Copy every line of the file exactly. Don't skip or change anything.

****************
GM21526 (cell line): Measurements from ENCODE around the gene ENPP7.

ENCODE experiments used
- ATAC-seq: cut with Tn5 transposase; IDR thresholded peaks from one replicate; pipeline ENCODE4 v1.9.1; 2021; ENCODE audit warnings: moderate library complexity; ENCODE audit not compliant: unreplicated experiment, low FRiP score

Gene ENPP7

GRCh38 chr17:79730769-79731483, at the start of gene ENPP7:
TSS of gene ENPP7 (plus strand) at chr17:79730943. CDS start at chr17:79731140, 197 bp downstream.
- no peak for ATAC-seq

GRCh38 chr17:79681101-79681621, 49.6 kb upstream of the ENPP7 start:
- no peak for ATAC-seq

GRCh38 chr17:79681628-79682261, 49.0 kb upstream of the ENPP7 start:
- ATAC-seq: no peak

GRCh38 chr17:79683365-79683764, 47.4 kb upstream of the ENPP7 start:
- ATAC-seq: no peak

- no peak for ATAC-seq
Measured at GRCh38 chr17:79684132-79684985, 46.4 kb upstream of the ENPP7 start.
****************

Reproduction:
GM21526 (cell line): Measurements from ENCODE around the gene ENPP7.

ENCODE experiments used
- ATAC-seq: cut with Tn5 transposase; IDR thresholded peaks from one replicate; pipeline ENCODE4 v1.9.1; 2021; ENCODE audit warnings: moderate library complexity; ENCODE audit not compliant: unreplicated experiment, low FRiP score

Gene ENPP7

GRCh38 chr17:79730769-79731483, at the start of gene ENPP7:
TSS of gene ENPP7 (plus strand) at chr17:79730943. CDS start at chr17:79731140, 197 bp downstream.
- no peak for ATAC-seq

GRCh38 chr17:79681101-79681621, 49.6 kb upstream of the ENPP7 start:
- no peak for ATAC-seq

GRCh38 chr17:79681628-79682261, 49.0 kb upstream of the ENPP7 start:
- ATAC-seq: no peak

GRCh38 chr17:79683365-79683764, 47.4 kb upstream of the ENPP7 start:
- ATAC-seq: no peak

- no peak for ATAC-seq
Measured at GRCh38 chr17:79684132-79684985, 46.4 kb upstream of the ENPP7 start.